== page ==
RANGER AGAINST WAR: Smooth Operators <

Monday, August 10, 2009

Smooth Operators


Eligible, not too stupid
Intelligible, and cute as cupid
Knowledgeable, but not always right
Salvageable, and free for the night
--A Chicken With It's Head Cut Off,
Magnetic Fields

Magnificent desolation
--Buzz Aldrin, on viewing the moon
_______________

The year was 1969 and this happened sometime around the first moon walk.

Little 1 LT Ranger takes over the 8th Division Advanced Marksmanship Unit after being reassigned from an Infantry Battalion with feet planted firmly on the ground, sort of, when one day a full Division alert was called. The entire ball game rolled out to forward designated defensive fighting positions.


Not knowing nor having a Standard operating procedure, Ranger was clueless as to the 8th Division's AMU alert responsibilities, since we were not a tactical unit.
So it is off to Division G-3, whom we worked for, to see what needed doing. Ranger drove from Mannheim and was admitted to the G-3 area at Div. HQ, Bad Kreuznach.


Here is where it gets weird. Everyone was running around like chickens with their heads cut off because no one could find the Nuclear Weapons Employment Plan. Moreover, the actual weapons were being deployed down to appropriate Unit level. Keeping in mind that during full alert one never knew if it was real or simply practice.


Again: the Nuclear Weapons Employment Plan went missing. But no sweat -- 'twas just a practice run after all.


After witnessing this, Ranger slipped quietly away and never asked again what the AMU should do during alert. The G-3 had bigger eggs to crack, and the AMU never mustered for alerts.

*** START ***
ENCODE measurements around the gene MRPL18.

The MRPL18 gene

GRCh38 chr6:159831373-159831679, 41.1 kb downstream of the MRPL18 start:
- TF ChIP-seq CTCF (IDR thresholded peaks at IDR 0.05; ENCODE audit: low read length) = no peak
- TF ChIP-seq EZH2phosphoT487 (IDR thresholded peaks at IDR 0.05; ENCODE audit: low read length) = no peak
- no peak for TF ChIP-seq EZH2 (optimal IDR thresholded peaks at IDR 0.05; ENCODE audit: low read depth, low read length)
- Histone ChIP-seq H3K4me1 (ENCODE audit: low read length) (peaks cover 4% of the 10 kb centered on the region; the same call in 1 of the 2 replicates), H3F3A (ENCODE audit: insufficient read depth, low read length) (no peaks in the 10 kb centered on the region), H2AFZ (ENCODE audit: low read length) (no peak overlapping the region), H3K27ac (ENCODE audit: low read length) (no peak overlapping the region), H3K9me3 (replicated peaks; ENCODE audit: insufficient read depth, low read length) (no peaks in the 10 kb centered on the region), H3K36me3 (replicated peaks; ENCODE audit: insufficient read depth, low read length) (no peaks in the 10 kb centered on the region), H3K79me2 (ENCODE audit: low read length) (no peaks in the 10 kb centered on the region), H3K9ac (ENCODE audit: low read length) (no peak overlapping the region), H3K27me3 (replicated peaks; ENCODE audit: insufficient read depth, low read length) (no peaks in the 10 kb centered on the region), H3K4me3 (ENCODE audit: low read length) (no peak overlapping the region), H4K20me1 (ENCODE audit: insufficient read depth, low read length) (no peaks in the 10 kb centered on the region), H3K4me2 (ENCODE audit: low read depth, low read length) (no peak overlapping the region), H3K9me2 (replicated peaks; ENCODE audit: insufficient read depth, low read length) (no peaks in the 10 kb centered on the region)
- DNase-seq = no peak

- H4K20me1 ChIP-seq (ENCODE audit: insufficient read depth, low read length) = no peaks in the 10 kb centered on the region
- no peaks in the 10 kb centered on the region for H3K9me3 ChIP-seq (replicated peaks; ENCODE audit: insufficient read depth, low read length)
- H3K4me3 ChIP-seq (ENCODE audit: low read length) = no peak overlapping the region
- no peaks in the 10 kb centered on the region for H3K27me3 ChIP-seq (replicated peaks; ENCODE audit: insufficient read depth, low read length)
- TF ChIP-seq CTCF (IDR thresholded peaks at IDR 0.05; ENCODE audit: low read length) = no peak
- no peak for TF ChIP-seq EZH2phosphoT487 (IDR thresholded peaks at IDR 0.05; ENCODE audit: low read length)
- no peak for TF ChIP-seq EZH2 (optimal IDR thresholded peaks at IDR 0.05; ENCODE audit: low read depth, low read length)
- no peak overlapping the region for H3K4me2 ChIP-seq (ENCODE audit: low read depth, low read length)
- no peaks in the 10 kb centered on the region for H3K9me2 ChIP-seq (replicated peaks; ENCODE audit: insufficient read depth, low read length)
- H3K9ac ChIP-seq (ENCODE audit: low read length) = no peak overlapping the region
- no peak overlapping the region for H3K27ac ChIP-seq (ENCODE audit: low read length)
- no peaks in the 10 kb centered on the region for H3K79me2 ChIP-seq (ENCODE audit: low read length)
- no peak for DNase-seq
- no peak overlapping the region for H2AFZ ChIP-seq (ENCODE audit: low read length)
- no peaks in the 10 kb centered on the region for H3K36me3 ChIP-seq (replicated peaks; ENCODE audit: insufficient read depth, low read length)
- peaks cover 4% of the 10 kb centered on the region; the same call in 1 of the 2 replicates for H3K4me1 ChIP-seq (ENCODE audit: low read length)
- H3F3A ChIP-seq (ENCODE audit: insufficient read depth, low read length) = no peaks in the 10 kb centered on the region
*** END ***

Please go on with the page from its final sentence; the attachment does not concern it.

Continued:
As an aside
, the G-3 was a senior Lieutenant Colonel who retired a LT General. Naturally, a West Pointer. Who should sweat over a few loose nukes? Ranger never lost a Top Secret weapons plan, and he did not retire an LTG.


The point? Citizens assume the military is responsibly handling nuclear weapons, and this is not always the case. The U.S. should worry and fret about the nukes that we have, rather than obsess over nukes that the Iranians don't have.

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4 Comments:

Blogger Peter of Lone Tree said...

Minot AFB Clandestine Nukes 'Oddities'

And here's the Search Link for north dakota louisiana missing nuke.

Tuesday, August 11, 2009 at 8:52:00 AM GMT-5  
Blogger rangeragainstwar said...

POLT,
The 8th Div nucs were not missing, they were where they should be- it was the employment plans that were awol.
All the overlays/predictions etc... likely targets etc...Oh well, why sweat the small stuff?
I wonder if the CG was even informed?
jim

Tuesday, August 11, 2009 at 9:03:00 AM GMT-5  
Blogger Publius said...

I think it was an Army guy who coined the phrase "shit happens."

Lots of bloodcurdling stories out there, all guaranteed to scare the shit out of those who haven't been in the military. If you have been in, and especially if you made it a career, well, then you know, "shit happens." No, it's not defensible, but it is what it is.

Fortunately, tac units only got small stuff.

Tuesday, August 11, 2009 at 10:41:00 PM GMT-5  
Blogger bigbird said...

When I arrived at VII Corps HQ I found it to be full of confusion, and terror. Best I could tell, this came from the top as a way to manage. If you were a Colonel that knew that you had become all that you could be, you could cope. For those looking for the next promotion it was an impossible place.

Employment Plan? In late '68 I went to a conference on ADM employment. The basic problem was the logistics of a barrier plan and ADMs were a shortcut. How early could we plan on using them? Couldn't get an answer on that as it was a political question. So, how can you plan on employment.

My first unit had an ADM platoon and shared guard duty of a 'special weapons' site with a Pershing outfit on the other side of town. When I got to Corps, we discovered that the ADM platoon went out of sector, without weapons, the weapons didn't belong to anyone, and all the guards disappeared. We kept this out of command channels, but it was frustrating.

I was there when we sent a 'general nuclear release, smoke em if you've get em' message to the Corps. Let's say that the switchboard lit up. The officer involved, from the G3 shop, shortly thereafter left on a planned rotation, with a Legion of Merit. Go figure.

Thursday, August 13, 2009 at 2:42:00 PM GMT-5  

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